Fall summit strives to put homelessness on reporters’ radar as a health issue


homeless tent camp
Photo by Graywalls via Wikimedia Commons CC BY-SA 4.0

The subject of homelessness has remained relatively unexplored by health reporters, despite evidence that housing has an enormous influence on health.

An alarming number of people, particularly older adults and those from marginalized communities, are on the precipice of losing their homes or have already fallen victim to this crisis. This trend is a significant contributing factor to burgeoning homelessness across the U.S.

Journalists play a vital role in addressing this issue by not only reporting on the problem of homelessness itself but by centering in their narratives the lived experiences of the people and communities directly impacted. 

AHCJ’s fall summit, “Homelessness and Health Care,” is designed to help reporters tell these stories more effectively with the latest research, provide audiences with a deeper understanding of what it’s really like to experience homelessness, and facilitate new connections.

The day-and-a-half event will take place Nov. 2-3 in Oakland, Calif., at the Waterfront Hotel – JDV by Hyatt. Registration closes Oct. 19.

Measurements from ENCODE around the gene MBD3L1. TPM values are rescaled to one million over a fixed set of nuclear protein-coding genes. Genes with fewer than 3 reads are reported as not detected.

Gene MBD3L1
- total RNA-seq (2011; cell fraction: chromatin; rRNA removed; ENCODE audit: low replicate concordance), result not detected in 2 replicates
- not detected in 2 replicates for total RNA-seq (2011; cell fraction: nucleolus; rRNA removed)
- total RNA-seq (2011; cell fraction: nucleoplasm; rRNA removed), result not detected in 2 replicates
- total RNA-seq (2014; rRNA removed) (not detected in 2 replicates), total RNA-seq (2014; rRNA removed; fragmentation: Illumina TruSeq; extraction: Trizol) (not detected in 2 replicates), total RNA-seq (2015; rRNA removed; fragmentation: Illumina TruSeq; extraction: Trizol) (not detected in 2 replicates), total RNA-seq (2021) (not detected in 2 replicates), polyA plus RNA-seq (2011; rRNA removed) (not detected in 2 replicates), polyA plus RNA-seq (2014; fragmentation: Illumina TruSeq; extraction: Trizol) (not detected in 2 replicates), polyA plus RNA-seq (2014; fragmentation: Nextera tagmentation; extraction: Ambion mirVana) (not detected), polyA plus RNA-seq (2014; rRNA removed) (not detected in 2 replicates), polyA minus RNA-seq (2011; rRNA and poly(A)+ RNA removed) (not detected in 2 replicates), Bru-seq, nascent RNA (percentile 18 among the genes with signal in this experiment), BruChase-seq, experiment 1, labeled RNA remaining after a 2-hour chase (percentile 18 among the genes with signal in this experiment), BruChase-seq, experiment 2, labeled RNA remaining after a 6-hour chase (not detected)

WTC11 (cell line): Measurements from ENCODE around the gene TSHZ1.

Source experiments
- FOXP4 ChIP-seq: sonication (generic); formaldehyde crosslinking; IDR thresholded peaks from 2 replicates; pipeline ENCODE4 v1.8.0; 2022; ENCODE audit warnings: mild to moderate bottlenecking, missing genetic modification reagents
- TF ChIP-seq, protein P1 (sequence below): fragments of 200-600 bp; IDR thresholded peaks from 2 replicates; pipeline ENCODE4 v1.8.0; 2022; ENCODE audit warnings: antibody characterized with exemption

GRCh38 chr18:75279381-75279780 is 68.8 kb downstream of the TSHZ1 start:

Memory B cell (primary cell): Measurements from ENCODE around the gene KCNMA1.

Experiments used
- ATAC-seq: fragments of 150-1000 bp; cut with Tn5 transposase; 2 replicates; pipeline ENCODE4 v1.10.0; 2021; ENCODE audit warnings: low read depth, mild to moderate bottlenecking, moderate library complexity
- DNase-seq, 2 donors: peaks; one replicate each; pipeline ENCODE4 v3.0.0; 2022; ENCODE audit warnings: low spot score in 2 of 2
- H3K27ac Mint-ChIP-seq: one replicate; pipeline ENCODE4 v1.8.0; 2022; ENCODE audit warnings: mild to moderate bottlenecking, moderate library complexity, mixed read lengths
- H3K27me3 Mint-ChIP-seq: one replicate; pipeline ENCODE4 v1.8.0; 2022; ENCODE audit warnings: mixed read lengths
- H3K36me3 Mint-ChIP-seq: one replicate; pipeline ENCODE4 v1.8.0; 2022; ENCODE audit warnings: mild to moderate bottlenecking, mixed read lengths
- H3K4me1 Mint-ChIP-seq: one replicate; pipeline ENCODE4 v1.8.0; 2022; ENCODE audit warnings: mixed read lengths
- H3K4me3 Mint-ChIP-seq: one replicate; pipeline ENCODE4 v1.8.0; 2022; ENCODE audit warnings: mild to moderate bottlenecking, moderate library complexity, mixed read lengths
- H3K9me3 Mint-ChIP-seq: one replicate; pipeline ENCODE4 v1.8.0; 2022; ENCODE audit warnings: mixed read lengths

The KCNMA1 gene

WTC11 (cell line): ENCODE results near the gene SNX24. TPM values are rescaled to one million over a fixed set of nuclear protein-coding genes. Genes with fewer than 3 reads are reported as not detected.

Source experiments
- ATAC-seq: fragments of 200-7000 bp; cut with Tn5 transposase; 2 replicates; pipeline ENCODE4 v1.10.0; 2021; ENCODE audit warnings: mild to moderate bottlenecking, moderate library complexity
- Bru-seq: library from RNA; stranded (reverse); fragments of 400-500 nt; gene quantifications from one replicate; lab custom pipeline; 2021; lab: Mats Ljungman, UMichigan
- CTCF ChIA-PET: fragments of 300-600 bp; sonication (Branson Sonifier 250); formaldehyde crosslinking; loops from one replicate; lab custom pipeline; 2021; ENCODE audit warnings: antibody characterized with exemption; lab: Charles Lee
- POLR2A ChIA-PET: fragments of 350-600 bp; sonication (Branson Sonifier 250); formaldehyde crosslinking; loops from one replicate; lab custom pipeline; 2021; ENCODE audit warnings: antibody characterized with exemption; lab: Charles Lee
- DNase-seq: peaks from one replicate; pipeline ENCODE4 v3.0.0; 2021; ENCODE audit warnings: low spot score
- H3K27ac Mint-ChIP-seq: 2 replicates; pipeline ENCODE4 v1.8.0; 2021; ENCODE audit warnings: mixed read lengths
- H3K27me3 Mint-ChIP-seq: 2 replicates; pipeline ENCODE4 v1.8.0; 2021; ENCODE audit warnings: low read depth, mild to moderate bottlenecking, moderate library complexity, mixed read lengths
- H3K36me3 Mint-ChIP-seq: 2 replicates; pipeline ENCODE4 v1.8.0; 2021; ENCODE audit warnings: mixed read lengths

For more than a decade, California has had the largest homeless population in the U.S. As of 2022, a staggering 30% of all people in the U.S. experiencing homelessness were living in California, including half of all people who are unsheltered, as reported by the Public Policy Institute of California.

The summit’s keynote speaker is  Margot Kushel, M.D., who led the landmark California Statewide Study on People Experiencing Homelessness — the largest representative study of homelessness in decades, which was released earlier this year. Kushel will talk about some of the deeper findings of the study and their implications for solutions.

Sacramento’s Mayor Darrell Steinberg, another featured speaker, will talk about the Mental Health Services Act — which he co-authored to create funding for mental health services in the state — and why billions raised by that measure and other policy changes have not removed all obstacles to solving the problem of too many people with mental illness living on the streets.

Mark Horvath, founder of the organization Invisible People, will talk about centering the experiences of people who are homeless in reporting on homelessness.

Among the other connections between homelessness and health that will be explored as part of the program are:

  • The efforts of “street teams” addressing critical health needs and acting as bridges to sustained care.
  • Reporting on homelessness with sensitivity, including how and when to apply trauma-informed strategies.
  • Approaches to addressing the mental and behavioral health needs of those experiencing homelessness.
  • Housing as a critical social determinant of health, what Houston did to get two-thirds of its homeless population into housing, and what goes into transitioning people into permanent housing.

The California Health Care Foundation is the host of the event. The Commonwealth Fund and the Robert Wood Johnson Foundation also have provided support for the summit.

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AHCJ Staff